Things You'll Need
There are a variety of farewell parties for which you might have to act as host. From a work colleague leaving the job, to a college student going off to college, farewell parties are a chance to celebrate an exciting change in someone's life. Unlike other kinds of parties -- such as a birthday party -- farewell parties are likely to include some feeling of sadness or loss. Because saying goodbye isn't always easy, make sure to have plenty of tissues on hand at the event.
Decide on a location. Determine if you want to host the party at home or at a restaurant. Select your home for the party if you want to save some money and have greater control over food and atmosphere. Select a restaurant if you want someone else to worry about setting up for the event and cleaning up when done.
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Pick a date. Do not try to determine a date when everyone can attend. There will probably be a few key people that are closest to the person who is leaving. Select a few good dates and ask each of the key people which dates are the best and worst. From this list pick the date that is best. Friday and Saturday nights tend to be the best days of the week, if everyone works office jobs. If most of the attendees work service jobs, consider having the party on a Monday or Tuesday night when they are more likely to be free.
Select the kind of farewell gift that would be most appropriate. The person leaving may not want more possessions if they are moving. As a group, attendees can pool their money for one expensive item such as a camera or a clock. If the person is moving to a new city, consider buying an annual membership to a local zoo or amusement park near their new home.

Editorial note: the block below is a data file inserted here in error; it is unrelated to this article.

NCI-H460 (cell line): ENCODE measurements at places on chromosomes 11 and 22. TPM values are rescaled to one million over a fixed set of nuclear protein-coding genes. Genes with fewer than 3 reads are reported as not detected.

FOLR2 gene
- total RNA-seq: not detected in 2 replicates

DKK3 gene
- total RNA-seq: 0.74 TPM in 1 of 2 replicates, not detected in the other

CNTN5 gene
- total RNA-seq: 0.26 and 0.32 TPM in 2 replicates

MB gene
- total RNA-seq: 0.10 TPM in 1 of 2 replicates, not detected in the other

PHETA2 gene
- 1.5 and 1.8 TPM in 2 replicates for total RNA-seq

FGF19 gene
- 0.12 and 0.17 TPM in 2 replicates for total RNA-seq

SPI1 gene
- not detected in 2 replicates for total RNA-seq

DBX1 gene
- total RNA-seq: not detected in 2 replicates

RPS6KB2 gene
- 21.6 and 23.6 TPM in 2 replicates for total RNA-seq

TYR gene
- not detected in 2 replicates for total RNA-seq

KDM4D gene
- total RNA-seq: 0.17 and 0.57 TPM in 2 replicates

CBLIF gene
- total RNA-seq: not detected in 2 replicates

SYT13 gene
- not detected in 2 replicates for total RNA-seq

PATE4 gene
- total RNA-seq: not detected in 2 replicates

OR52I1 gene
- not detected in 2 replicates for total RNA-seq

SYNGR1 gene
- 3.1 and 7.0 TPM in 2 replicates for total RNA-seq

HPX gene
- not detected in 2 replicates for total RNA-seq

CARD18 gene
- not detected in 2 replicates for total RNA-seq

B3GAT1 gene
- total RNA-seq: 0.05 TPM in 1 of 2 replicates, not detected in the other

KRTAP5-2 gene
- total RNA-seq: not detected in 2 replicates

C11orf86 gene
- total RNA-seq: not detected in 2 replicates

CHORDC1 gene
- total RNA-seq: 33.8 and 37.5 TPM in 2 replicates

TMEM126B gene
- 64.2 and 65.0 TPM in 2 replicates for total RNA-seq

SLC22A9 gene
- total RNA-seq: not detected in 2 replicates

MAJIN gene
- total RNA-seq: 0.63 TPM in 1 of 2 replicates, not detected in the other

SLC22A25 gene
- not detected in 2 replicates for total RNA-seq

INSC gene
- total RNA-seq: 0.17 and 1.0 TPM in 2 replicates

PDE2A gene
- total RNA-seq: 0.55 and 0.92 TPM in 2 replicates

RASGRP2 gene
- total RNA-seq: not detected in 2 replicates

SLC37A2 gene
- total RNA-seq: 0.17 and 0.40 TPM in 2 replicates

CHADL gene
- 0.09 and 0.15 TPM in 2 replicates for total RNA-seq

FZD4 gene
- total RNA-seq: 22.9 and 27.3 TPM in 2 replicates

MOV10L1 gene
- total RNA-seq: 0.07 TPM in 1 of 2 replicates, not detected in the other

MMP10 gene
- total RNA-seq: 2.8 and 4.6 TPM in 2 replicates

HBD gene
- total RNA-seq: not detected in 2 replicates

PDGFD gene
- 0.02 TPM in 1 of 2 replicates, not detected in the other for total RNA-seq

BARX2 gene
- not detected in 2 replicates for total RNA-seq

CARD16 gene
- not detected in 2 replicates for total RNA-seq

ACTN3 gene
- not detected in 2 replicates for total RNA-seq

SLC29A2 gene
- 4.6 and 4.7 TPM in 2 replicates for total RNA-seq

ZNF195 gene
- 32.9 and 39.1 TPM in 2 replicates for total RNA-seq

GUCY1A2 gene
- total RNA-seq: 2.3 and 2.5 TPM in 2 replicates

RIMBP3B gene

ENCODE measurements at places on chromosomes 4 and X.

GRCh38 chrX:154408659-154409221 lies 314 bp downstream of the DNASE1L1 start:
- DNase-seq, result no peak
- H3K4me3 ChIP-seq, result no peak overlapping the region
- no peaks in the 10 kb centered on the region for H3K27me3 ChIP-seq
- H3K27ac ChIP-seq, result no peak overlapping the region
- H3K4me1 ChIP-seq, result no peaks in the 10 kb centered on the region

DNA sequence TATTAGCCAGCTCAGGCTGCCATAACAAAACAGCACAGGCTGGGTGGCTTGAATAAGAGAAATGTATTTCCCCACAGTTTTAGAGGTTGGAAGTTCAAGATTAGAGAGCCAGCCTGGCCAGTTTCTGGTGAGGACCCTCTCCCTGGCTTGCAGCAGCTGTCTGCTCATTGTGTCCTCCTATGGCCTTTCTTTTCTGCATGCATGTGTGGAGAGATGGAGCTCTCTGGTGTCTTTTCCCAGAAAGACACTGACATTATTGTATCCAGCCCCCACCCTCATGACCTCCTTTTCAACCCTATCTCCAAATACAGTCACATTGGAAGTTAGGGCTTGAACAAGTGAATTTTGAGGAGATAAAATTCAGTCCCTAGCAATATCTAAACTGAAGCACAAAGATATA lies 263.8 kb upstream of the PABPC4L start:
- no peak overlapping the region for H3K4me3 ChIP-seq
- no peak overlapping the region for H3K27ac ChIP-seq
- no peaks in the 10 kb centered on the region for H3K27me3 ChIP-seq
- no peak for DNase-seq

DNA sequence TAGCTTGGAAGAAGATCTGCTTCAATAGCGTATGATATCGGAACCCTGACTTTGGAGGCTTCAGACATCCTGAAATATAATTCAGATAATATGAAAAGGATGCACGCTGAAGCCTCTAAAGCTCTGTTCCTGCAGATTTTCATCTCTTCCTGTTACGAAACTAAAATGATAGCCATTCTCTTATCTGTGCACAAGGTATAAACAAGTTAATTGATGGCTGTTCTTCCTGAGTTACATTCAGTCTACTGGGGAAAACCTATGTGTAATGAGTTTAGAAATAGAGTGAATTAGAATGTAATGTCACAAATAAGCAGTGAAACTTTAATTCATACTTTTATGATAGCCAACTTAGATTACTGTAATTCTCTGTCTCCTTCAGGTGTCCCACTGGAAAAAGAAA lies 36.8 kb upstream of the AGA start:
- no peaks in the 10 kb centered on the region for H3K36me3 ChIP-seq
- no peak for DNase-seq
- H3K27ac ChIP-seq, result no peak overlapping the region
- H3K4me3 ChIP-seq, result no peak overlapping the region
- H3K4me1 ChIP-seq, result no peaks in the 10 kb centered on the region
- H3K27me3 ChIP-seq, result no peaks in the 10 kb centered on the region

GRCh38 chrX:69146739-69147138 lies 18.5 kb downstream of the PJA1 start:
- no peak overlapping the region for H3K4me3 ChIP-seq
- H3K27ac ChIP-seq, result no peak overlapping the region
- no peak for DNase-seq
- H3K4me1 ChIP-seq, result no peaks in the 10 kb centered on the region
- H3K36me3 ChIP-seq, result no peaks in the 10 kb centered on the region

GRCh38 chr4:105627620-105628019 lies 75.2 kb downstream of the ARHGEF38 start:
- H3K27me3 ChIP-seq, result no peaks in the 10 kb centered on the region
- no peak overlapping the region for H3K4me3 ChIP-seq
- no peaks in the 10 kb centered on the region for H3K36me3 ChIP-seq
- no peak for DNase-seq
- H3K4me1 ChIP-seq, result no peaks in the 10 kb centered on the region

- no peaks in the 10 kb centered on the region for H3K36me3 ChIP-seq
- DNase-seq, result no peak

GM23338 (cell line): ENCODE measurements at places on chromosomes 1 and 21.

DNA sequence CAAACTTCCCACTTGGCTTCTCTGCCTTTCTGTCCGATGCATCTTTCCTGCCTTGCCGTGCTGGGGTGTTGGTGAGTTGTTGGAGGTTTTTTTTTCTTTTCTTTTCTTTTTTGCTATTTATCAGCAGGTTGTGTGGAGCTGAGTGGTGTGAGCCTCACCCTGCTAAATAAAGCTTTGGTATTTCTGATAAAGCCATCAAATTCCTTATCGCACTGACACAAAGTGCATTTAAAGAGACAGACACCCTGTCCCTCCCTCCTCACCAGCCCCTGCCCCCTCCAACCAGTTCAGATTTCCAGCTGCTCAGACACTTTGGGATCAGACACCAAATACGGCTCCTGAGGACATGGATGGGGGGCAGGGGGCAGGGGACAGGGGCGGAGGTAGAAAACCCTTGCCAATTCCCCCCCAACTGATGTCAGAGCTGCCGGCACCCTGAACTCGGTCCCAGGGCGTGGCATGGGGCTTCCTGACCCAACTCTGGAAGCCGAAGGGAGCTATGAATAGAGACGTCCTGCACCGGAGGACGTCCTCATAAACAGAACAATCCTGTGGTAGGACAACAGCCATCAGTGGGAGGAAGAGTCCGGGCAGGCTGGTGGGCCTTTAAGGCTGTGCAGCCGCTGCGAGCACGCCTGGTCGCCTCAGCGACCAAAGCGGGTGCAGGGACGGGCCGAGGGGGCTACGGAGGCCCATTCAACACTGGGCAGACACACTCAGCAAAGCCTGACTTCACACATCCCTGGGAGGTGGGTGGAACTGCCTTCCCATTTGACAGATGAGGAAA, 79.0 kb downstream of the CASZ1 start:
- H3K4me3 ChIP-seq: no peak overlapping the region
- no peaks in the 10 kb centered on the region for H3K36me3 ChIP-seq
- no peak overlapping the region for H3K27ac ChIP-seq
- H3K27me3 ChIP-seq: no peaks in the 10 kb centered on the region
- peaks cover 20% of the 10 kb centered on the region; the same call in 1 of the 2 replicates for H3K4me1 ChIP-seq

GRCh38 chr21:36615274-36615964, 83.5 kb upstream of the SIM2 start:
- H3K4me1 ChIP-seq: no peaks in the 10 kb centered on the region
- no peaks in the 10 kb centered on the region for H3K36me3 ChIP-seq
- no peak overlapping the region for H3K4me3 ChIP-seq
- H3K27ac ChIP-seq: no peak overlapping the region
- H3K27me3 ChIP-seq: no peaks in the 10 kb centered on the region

Send the invitations. Consider using email or a web-based invitations service. These are easy and more common than a traditional mailed invitation. Include the date, time and location. If pooling money for a gift, make sure to mention that attendees will have the option of contributing money at the party for the present. Request an RSVP, but assume some people will come without telling you. Re-send an email or web reminder one week before the party.
Select a theme for the party. Although optional, selecting a theme can make the party more engaging for the attendees and the recipient. Don't make the theme too complicated or costly. For example, if the person is moving to Florida, ask everyone to wear a tropical shirt or straw hat. If the person is leaving for college, ask everyone to wear their old college shirt or sweatshirt.
Prepare for the party. If you are having the party at a restaurant, contact the restaurant and work through the details regarding the date and time along with food choices. You will have to specify if the attendees are going to pay for themselves or if someone is going to cover the cost of the entire bill. If you are having the party at home, buy plenty of snacks -- savory and sweet -- along with beverages. Most attendees will expect to drink alcohol at a farewell party, so stock up on plenty of beer, wine and liquor. Buy some balloons, streamers and hats for attendees to wear.
Host the party. Once the party begins, your work is nearly done. Sit back, relax and let the party take on a life of its own. About half-way through the party, make a toast for the recipient. Ask for other party-goers to say a few words about the person leaving. Lastly, ask the recipient to say a few words of goodbye.